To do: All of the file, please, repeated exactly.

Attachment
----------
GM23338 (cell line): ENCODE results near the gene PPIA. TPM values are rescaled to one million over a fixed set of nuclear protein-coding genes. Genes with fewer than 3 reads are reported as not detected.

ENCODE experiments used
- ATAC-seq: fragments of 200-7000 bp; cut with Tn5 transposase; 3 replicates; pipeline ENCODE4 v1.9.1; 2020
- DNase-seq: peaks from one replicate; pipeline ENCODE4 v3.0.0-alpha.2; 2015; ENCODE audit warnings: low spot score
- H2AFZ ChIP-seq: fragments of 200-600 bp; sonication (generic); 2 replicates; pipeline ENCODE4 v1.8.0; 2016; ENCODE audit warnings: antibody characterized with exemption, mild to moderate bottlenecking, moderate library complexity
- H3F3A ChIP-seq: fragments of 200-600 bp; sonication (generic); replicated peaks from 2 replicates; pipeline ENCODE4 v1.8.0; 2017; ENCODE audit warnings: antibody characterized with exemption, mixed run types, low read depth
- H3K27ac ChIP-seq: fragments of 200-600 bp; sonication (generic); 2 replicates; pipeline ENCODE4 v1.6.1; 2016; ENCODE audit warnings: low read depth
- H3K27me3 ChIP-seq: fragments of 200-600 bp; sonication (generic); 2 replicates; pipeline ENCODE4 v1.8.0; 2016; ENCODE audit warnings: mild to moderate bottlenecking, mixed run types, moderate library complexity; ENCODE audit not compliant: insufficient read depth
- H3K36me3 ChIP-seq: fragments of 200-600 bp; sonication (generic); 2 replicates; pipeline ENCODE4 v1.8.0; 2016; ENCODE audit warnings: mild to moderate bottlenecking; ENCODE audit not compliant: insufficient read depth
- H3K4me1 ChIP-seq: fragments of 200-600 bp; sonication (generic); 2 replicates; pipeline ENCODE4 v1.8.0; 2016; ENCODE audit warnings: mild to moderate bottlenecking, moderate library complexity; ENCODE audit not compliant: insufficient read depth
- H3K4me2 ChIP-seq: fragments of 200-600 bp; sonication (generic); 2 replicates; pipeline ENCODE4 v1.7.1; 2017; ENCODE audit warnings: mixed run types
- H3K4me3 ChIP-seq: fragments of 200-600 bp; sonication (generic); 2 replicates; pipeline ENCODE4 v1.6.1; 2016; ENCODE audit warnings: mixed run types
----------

GM23338 (cell line): ENCODE results near the gene PPIA. TPM values are rescaled to one million over a fixed set of nuclear protein-coding genes. Genes with fewer than 3 reads are reported as not detected.

ENCODE experiments used
- ATAC-seq: fragments of 200-7000 bp; cut with Tn5 transposase; 3 replicates; pipeline ENCODE4 v1.9.1; 2020
- DNase-seq: peaks from one replicate; pipeline ENCODE4 v3.0.0-alpha.2; 2015; ENCODE audit warnings: low spot score
- H2AFZ ChIP-seq: fragments of 200-600 bp; sonication (generic); 2 replicates; pipeline ENCODE4 v1.8.0; 2016; ENCODE audit warnings: antibody characterized with exemption, mild to moderate bottlenecking, moderate library complexity
- H3F3A ChIP-seq: fragments of 200-600 bp; sonication (generic); replicated peaks from 2 replicates; pipeline ENCODE4 v1.8.0; 2017; ENCODE audit warnings: antibody characterized with exemption, mixed run types, low read depth
- H3K27ac ChIP-seq: fragments of 200-600 bp; sonication (generic); 2 replicates; pipeline ENCODE4 v1.6.1; 2016; ENCODE audit warnings: low read depth
- H3K27me3 ChIP-seq: fragments of 200-600 bp; sonication (generic); 2 replicates; pipeline ENCODE4 v1.8.0; 2016; ENCODE audit warnings: mild to moderate bottlenecking, mixed run types, moderate library complexity; ENCODE audit not compliant: insufficient read depth
- H3K36me3 ChIP-seq: fragments of 200-600 bp; sonication (generic); 2 replicates; pipeline ENCODE4 v1.8.0; 2016; ENCODE audit warnings: mild to moderate bottlenecking; ENCODE audit not compliant: insufficient read depth
- H3K4me1 ChIP-seq: fragments of 200-600 bp; sonication (generic); 2 replicates; pipeline ENCODE4 v1.8.0; 2016; ENCODE audit warnings: mild to moderate bottlenecking, moderate library complexity; ENCODE audit not compliant: insufficient read depth
- H3K4me2 ChIP-seq: fragments of 200-600 bp; sonication (generic); 2 replicates; pipeline ENCODE4 v1.7.1; 2017; ENCODE audit warnings: mixed run types
- H3K4me3 ChIP-seq: fragments of 200-600 bp; sonication (generic); 2 replicates; pipeline ENCODE4 v1.6.1; 2016; ENCODE audit warnings: mixed run types